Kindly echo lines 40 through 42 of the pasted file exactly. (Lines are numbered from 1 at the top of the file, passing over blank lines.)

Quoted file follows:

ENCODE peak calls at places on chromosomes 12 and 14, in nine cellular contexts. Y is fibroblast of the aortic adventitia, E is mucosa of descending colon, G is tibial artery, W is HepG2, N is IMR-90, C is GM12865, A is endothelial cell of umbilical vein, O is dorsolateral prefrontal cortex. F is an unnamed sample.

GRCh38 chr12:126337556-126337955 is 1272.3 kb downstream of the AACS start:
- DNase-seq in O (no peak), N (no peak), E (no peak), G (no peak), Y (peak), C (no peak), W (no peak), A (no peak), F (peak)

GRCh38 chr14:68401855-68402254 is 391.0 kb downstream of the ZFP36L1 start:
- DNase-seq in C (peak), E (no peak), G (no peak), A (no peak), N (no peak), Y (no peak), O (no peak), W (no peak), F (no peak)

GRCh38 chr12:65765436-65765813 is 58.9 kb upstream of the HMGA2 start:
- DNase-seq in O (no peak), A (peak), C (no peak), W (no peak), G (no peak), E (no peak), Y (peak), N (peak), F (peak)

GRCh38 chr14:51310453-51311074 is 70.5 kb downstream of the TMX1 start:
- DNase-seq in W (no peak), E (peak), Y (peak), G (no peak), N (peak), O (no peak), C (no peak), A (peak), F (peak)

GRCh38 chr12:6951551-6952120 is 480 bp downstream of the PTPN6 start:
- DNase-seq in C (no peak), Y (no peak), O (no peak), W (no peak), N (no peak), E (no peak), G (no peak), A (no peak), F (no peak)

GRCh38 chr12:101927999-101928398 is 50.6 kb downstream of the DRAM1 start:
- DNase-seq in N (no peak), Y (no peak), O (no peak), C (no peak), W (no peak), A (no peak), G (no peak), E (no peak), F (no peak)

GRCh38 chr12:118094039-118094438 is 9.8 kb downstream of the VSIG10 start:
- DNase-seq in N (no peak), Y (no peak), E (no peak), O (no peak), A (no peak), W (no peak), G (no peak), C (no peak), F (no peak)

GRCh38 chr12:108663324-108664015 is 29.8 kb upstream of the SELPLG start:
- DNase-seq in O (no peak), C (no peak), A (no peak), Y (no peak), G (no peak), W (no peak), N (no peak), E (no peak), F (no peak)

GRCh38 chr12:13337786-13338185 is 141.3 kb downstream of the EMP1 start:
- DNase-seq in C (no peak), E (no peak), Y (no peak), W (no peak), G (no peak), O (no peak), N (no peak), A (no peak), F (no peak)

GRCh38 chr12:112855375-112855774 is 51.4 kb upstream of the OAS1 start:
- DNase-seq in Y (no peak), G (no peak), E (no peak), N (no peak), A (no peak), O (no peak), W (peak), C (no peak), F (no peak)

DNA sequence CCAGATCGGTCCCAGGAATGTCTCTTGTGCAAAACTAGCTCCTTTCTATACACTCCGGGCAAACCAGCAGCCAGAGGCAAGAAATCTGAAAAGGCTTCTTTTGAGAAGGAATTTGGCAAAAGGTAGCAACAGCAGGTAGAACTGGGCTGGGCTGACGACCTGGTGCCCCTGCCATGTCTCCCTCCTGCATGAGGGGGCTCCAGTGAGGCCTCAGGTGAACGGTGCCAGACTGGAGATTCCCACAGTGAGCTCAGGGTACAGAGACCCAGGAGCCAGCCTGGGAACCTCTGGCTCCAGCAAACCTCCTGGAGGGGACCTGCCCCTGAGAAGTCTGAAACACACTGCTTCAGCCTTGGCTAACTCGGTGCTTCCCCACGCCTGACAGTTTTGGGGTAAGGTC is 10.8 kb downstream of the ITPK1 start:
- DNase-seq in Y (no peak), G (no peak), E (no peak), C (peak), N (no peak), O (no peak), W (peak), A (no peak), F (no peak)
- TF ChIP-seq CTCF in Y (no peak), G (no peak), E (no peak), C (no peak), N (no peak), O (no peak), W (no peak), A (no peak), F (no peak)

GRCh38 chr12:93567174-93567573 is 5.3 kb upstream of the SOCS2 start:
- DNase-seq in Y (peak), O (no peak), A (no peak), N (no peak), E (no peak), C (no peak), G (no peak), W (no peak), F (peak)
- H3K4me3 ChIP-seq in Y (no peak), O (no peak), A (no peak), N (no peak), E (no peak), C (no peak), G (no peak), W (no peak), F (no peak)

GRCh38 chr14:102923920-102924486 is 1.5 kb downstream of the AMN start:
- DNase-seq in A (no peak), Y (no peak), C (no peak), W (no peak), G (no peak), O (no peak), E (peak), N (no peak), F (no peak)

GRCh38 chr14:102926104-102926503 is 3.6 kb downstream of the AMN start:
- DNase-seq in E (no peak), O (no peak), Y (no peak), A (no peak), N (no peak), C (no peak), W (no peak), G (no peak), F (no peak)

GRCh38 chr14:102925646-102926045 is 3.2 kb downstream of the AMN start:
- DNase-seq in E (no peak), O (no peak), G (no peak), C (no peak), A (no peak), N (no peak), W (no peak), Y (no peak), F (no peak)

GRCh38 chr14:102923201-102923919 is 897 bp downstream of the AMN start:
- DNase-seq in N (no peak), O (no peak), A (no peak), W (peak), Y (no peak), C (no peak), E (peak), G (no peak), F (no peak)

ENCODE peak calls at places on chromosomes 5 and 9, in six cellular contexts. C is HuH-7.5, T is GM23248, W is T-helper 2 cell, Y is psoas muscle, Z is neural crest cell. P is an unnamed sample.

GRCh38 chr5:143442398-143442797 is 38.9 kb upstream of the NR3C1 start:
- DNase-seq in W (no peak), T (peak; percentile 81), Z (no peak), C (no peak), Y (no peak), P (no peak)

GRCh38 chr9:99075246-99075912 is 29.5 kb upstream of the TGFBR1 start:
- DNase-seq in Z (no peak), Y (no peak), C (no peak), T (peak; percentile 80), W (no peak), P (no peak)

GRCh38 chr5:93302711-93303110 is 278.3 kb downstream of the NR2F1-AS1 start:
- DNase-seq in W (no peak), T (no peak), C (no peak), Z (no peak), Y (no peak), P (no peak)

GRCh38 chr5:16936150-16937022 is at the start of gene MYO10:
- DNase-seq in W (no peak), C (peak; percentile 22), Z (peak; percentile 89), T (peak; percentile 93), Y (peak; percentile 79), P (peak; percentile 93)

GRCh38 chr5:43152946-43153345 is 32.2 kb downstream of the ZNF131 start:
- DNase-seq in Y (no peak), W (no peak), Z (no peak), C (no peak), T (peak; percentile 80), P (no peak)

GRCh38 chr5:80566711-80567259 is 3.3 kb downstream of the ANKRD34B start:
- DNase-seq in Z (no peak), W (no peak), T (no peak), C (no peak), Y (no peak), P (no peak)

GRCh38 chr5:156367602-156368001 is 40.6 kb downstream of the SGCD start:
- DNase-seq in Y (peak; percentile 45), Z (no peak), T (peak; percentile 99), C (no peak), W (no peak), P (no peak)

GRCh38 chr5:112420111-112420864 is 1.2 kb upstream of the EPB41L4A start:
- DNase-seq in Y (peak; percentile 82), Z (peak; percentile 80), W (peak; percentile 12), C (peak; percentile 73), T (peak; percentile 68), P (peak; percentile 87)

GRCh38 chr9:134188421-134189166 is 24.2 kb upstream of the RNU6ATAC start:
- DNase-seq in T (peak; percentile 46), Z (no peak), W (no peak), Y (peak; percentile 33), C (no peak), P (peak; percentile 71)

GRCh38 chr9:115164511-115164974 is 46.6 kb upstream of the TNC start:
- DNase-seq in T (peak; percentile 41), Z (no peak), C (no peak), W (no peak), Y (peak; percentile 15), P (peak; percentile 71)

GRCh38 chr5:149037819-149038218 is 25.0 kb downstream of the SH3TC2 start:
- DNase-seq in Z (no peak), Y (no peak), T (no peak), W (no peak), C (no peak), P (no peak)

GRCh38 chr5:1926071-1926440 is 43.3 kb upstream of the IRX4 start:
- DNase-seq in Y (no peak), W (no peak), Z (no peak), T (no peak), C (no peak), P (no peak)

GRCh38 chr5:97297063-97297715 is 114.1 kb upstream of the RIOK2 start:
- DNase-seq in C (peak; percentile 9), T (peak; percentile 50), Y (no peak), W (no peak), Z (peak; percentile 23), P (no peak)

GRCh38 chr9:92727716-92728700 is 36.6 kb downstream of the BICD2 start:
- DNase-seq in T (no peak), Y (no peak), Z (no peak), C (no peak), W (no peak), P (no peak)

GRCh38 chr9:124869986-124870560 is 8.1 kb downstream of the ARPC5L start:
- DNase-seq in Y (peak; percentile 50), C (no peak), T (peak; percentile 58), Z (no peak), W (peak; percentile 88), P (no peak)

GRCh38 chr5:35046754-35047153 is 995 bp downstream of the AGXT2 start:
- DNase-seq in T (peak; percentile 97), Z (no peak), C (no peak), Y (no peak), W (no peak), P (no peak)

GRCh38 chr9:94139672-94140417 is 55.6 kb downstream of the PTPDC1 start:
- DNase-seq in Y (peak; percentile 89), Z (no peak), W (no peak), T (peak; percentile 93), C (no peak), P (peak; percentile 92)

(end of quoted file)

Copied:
- DNase-seq in Z (no peak), Y (no peak), C (no peak), T (peak; percentile 80), W (no peak), P (no peak)

GRCh38 chr5:93302711-93303110 is 278.3 kb downstream of the NR2F1-AS1 start:
- DNase-seq in W (no peak), T (no peak), C (no peak), Z (no peak), Y (no peak), P (no peak)